Health & Safety

November 26, 2013

Thanksgiving safety tips for adults, children, pets

Senior Airman Grace Lee
56th Fighter Wing Public Affairs

LUKE AIR FORCE BASE, Ariz. — Thanksgiving is a day during which families may come together, enjoy a turkey and other various dishes and talk about all the things they are thankful for. It can also turn into a day of disaster if the proper safety precautions aren’t taken.

“On Thanksgiving we get three times more fires than any other average day in the U.S. according to the National Fire Protection Association,” said Ben Bruce, 56th Fighter Wing ground safety manager. “Two-thirds of these fires are caused by unattended cooking and one-third is caused by turkey fryers. The two main reasons turkey fryers can be dangerous are because either people aren’t watching the fryer, or the fryer is located too close to a structure or maybe even inside a structure or on a patio.”

To prevent turkey fryer fires Bruce recommends positioning the fryer at least six feet from a structure as well as creating a “safety zone” around the fire.

“It’s important to make a safety zone, because it can be dangerous to children who may be playing around the area,” he said. “Also follow the manufacturer’s guidance on how to properly use the turkey fryer and you’ll reduce the likelihood of injury and lower the chance of starting a fire.”

Bruce also advises adults to create additional safety zones around the kitchen area where there may be a lot of hot food items to prevent children from getting burned.

Thanksgiving foods can also be life threatening to dogs whose owners may not know what and what not to feed them.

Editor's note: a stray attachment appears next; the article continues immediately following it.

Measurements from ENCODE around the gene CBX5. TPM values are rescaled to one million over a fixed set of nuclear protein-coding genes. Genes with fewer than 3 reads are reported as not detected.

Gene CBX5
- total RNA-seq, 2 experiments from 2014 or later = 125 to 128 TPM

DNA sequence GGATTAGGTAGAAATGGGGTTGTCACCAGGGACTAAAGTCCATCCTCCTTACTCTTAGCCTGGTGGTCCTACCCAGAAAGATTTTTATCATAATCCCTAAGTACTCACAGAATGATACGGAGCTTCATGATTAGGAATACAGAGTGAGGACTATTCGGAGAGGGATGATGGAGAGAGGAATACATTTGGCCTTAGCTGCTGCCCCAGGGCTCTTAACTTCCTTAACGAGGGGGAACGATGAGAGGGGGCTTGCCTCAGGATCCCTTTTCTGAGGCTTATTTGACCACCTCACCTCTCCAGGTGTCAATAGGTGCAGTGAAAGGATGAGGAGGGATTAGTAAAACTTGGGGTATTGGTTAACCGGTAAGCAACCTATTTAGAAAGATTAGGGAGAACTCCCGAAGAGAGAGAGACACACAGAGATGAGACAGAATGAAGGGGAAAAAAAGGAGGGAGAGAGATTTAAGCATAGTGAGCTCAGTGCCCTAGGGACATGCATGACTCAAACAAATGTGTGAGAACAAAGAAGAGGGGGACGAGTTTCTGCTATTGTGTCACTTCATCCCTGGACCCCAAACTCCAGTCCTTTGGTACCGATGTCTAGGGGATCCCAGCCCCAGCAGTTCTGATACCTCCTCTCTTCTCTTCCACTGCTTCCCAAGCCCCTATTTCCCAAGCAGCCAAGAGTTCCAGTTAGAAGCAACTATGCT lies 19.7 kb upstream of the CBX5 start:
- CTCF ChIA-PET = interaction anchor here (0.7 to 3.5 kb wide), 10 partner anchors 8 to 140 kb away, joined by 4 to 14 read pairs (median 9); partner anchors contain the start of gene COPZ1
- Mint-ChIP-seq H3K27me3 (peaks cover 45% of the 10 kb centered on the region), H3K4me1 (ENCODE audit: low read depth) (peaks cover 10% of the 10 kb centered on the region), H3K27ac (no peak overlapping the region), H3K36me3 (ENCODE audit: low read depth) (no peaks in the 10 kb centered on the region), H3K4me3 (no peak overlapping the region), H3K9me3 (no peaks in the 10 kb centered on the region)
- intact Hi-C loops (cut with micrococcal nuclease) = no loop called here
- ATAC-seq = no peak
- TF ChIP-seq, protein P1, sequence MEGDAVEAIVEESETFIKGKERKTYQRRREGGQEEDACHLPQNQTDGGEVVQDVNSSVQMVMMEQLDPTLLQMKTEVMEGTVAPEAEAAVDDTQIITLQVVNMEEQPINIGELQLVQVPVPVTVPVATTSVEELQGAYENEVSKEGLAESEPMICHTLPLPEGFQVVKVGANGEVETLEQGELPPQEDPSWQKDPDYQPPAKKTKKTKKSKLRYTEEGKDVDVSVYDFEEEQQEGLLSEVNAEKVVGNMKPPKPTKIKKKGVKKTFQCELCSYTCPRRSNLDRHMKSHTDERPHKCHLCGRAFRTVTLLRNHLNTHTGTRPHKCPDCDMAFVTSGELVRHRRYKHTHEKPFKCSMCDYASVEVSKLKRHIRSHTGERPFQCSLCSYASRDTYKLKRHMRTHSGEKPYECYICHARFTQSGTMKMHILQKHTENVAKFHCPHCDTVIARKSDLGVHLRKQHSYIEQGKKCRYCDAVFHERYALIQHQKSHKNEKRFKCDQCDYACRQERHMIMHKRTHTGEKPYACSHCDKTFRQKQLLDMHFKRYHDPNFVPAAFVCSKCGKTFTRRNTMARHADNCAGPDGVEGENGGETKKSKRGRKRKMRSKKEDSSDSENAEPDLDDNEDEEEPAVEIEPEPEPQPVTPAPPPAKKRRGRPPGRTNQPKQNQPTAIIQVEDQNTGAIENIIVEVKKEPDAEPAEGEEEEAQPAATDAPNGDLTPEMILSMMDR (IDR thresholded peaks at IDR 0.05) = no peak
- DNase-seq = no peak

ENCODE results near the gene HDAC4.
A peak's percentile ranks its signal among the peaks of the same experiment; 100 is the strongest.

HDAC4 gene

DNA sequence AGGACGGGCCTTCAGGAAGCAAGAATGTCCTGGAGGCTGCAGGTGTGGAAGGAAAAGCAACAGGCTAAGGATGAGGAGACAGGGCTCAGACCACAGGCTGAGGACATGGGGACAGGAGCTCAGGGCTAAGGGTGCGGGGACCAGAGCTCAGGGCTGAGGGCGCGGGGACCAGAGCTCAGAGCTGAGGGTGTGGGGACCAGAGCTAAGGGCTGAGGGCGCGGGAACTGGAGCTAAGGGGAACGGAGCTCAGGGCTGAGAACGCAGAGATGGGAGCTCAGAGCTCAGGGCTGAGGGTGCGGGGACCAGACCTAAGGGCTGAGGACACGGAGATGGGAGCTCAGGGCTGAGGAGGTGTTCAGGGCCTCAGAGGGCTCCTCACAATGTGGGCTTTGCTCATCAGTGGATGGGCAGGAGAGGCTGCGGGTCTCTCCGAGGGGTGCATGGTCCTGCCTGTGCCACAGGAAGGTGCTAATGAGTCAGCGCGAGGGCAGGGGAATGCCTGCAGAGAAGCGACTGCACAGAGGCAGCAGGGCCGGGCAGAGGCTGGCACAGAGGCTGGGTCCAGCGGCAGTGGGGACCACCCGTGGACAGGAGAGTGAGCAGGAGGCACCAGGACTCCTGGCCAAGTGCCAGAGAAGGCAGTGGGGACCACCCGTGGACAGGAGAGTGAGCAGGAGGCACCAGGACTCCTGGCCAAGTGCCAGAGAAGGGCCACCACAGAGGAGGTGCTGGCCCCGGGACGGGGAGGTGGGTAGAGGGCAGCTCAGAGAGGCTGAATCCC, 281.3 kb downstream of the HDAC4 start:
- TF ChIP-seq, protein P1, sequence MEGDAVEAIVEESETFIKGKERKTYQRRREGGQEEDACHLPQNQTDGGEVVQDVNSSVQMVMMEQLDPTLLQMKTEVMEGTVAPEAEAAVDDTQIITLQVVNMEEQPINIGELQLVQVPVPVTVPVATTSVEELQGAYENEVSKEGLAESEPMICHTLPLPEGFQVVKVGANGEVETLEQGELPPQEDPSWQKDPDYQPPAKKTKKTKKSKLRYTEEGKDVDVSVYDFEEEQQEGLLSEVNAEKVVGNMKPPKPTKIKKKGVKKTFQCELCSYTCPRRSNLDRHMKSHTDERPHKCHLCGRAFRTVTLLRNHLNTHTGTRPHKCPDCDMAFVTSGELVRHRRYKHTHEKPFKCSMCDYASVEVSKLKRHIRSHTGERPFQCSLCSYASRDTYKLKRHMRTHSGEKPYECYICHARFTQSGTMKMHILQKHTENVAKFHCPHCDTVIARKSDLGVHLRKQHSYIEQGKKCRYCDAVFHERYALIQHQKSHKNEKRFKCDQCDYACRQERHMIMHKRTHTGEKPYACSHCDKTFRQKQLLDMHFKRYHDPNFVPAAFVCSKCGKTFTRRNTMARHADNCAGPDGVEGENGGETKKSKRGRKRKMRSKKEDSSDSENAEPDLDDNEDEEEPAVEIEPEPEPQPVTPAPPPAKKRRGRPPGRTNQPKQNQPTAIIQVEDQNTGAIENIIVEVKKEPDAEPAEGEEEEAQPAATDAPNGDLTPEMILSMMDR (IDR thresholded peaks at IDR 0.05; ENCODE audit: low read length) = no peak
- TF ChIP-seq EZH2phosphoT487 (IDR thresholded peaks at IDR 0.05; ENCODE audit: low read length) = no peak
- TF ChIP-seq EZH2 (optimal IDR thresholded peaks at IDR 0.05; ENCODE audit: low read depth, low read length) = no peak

“Be careful when feeding your dog turkey,” said Staff Sgt. Jason De Jesus, 56th FW ground safety technician. “Make sure to take out all the bones before feeding your dog because turkey bones can splinter and cause serious damage to a dog’s intestines.”

Other foods to watch for include sage, candies or sweets, both of which can cause vomiting and other intestinal issues, and raw eggs which can cause salmonella.

One area that makes Thanksgiving Day the most dangerous holiday of the year is the number of drivers on the roadways.

“According to the American Automobile Association, around 39 to 40 million drivers will be on the road this Thanksgiving,” Bruce said. “Last year there were 450 driving fatalities on Thanksgiving Day.”

There are a few ways to ensure the safety of drivers and passengers.

Number one is getting a full night’s rest, since driving while sleepy can be just as dangerous as drinking and driving, Bruce said. Second is making sure the vehicle is properly maintained and safe to drive the distance, as well as packing an emergency kit and checking the weather. The last and most important thing is to drive sober and buckle up.

“Remember to wear a seat belt at all times because it increases the chances of survival by 50 percent when getting in an accident,” Bruce said. “And if you have pets, ensure that they are secured with a specially designed pet seat belt or a secured crate.”